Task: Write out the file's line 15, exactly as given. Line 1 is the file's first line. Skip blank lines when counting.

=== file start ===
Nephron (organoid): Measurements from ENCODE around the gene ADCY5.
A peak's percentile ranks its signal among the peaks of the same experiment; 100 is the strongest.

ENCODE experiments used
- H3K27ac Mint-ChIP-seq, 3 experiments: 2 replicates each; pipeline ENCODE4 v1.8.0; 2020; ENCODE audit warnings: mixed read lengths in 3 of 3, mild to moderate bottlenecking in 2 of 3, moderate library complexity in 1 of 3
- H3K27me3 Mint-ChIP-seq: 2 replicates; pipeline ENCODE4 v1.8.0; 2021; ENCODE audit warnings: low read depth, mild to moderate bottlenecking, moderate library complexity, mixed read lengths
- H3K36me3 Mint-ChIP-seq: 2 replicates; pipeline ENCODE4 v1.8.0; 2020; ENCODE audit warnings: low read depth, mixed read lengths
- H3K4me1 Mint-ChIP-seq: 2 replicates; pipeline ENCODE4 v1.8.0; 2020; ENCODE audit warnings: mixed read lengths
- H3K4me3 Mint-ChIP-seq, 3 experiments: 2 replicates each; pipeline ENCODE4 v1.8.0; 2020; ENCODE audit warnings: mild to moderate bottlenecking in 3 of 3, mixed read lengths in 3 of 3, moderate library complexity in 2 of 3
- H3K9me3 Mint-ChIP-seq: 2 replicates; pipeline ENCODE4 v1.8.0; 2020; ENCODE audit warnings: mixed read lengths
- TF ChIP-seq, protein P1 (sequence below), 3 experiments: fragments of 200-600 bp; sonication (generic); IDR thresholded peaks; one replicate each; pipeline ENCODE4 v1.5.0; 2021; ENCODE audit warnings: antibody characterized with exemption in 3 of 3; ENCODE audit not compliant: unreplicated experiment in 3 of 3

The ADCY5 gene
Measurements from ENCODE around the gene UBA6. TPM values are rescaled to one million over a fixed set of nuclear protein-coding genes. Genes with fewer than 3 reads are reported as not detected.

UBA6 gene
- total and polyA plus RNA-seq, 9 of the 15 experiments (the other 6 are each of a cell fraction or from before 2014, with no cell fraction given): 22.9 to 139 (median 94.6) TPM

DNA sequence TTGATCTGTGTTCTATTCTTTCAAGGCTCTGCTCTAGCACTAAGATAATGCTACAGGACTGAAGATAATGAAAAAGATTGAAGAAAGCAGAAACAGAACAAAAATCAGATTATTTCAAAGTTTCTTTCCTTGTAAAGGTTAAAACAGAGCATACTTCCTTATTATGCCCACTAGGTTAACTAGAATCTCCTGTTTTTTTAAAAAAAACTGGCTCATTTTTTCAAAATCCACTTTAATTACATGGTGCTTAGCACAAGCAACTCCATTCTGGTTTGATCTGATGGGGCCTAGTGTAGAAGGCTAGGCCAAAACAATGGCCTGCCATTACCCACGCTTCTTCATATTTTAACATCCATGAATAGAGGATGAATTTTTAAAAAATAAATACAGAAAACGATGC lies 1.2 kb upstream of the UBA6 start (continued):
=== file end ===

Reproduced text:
DNA sequence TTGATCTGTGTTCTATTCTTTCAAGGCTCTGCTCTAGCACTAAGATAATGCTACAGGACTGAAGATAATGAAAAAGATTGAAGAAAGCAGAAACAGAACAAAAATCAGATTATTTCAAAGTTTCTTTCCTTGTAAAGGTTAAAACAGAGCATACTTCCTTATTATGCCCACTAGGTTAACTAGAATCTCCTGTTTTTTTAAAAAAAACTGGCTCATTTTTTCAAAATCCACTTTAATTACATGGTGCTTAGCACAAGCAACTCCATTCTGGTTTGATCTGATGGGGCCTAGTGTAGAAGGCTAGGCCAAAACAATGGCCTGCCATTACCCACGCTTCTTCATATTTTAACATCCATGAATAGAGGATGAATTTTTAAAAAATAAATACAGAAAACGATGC lies 1.2 kb upstream of the UBA6 start (continued):